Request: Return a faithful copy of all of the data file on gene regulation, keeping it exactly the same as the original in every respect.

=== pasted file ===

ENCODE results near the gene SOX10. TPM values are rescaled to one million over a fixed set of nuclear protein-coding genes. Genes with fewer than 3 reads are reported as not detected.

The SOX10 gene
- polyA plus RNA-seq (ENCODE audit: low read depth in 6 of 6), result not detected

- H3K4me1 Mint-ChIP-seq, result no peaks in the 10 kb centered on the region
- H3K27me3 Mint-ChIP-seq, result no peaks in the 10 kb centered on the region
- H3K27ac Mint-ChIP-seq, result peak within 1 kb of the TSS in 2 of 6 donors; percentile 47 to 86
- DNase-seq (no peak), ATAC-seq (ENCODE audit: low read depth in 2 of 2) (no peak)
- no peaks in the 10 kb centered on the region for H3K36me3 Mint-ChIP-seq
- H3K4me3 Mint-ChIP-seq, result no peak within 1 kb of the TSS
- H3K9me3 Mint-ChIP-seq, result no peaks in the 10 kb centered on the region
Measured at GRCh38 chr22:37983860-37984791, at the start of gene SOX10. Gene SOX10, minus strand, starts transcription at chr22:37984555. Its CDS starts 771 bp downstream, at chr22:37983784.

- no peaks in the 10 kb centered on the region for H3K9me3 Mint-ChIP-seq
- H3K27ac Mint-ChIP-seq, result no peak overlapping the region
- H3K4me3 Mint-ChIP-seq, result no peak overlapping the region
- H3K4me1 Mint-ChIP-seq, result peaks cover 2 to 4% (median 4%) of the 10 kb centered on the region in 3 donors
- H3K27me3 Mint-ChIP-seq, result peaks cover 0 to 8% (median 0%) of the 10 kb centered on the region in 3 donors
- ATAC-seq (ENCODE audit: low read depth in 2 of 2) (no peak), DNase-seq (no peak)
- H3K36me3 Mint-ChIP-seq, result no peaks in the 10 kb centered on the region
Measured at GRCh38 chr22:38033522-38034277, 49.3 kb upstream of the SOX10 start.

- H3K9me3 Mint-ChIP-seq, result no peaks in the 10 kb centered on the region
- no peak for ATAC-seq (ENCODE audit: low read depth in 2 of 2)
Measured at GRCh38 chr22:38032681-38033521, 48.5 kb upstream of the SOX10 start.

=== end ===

ENCODE results near the gene SOX10. TPM values are rescaled to one million over a fixed set of nuclear protein-coding genes. Genes with fewer than 3 reads are reported as not detected.

The SOX10 gene
- polyA plus RNA-seq (ENCODE audit: low read depth in 6 of 6), result not detected

- H3K4me1 Mint-ChIP-seq, result no peaks in the 10 kb centered on the region
- H3K27me3 Mint-ChIP-seq, result no peaks in the 10 kb centered on the region
- H3K27ac Mint-ChIP-seq, result peak within 1 kb of the TSS in 2 of 6 donors; percentile 47 to 86
- DNase-seq (no peak), ATAC-seq (ENCODE audit: low read depth in 2 of 2) (no peak)
- no peaks in the 10 kb centered on the region for H3K36me3 Mint-ChIP-seq
- H3K4me3 Mint-ChIP-seq, result no peak within 1 kb of the TSS
- H3K9me3 Mint-ChIP-seq, result no peaks in the 10 kb centered on the region
Measured at GRCh38 chr22:37983860-37984791, at the start of gene SOX10. Gene SOX10, minus strand, starts transcription at chr22:37984555. Its CDS starts 771 bp downstream, at chr22:37983784.

- no peaks in the 10 kb centered on the region for H3K9me3 Mint-ChIP-seq
- H3K27ac Mint-ChIP-seq, result no peak overlapping the region
- H3K4me3 Mint-ChIP-seq, result no peak overlapping the region
- H3K4me1 Mint-ChIP-seq, result peaks cover 2 to 4% (median 4%) of the 10 kb centered on the region in 3 donors
- H3K27me3 Mint-ChIP-seq, result peaks cover 0 to 8% (median 0%) of the 10 kb centered on the region in 3 donors
- ATAC-seq (ENCODE audit: low read depth in 2 of 2) (no peak), DNase-seq (no peak)
- H3K36me3 Mint-ChIP-seq, result no peaks in the 10 kb centered on the region
Measured at GRCh38 chr22:38033522-38034277, 49.3 kb upstream of the SOX10 start.

- H3K9me3 Mint-ChIP-seq, result no peaks in the 10 kb centered on the region
- no peak for ATAC-seq (ENCODE audit: low read depth in 2 of 2)
Measured at GRCh38 chr22:38032681-38033521, 48.5 kb upstream of the SOX10 start.